same reason to tie himself up to such methods. We must not destroy the health of our bodies by too great austerity, lest thereby we make them unfit instruments for the improvement of our minds, or the discharge of our worldly employments. Particular care ought to be taken that we grow not thereby morose and sour, peevish and fretful toward others, which severity to ourselves may be apt to incline us to; for that is so far from expressing our repentance, that it makes a fresh work for it by increasing our guilt. And therefore, when thou fastest, be not as the hypocrites are, of a sad countenance, &c. Wherefore,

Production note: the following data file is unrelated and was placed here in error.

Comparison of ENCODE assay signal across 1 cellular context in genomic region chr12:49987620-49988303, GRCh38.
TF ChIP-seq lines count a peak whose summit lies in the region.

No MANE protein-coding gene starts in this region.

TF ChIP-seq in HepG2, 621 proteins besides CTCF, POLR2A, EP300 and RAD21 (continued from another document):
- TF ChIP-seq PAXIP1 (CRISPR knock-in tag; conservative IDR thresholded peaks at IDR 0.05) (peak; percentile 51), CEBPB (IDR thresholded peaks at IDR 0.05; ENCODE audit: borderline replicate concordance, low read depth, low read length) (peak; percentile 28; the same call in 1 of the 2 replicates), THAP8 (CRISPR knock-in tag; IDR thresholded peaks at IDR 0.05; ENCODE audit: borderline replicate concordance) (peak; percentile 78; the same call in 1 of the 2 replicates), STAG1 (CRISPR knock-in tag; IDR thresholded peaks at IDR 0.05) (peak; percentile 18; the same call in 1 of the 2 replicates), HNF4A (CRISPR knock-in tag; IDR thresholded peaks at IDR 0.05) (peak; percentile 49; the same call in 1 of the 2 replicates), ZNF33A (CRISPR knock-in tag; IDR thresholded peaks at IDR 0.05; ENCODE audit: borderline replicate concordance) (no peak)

The church of Christ having in all ages appointed solemn fasts to be observed by her members on particular occasions, we still retain some of them; among which the fast of Lent deserves our particular regard; concerning which I would have you make these observations. As to the limitation of time for the keeping of this fast, the church had, supposse, a respect to the space of time wherein our Saviour fasted, which was forty days, as what was esteemed a proper penitential season: and as to the intention, end, or design of this fast of Lent, it is set apart as a proper season for mortification, and the power of self-denial; to humble and afflict ourselves for our sins; not by endeavouring to fast continually forty days, but by frequent fastings, as may be learnt from the practice of the church in all ages; and to punish our too often abuses of God's creatures, by abstinence, and by forbearing the lawful enjoyment of them; to form and settle firm purposes of holy obedience; to pray frequently to God both in private and public for pardon, and his holy spirit to put us in mind of that sore trial and temptation, which Christ then endured for our sakes; particularly to perpetuate the memory of our Saviour's sufferings; and to make, as it were, a public confession of our belief, that he died for our salvation; and consequently, for fitting ourselves to receive the tokens and pledges of his love with greater joy and gladness.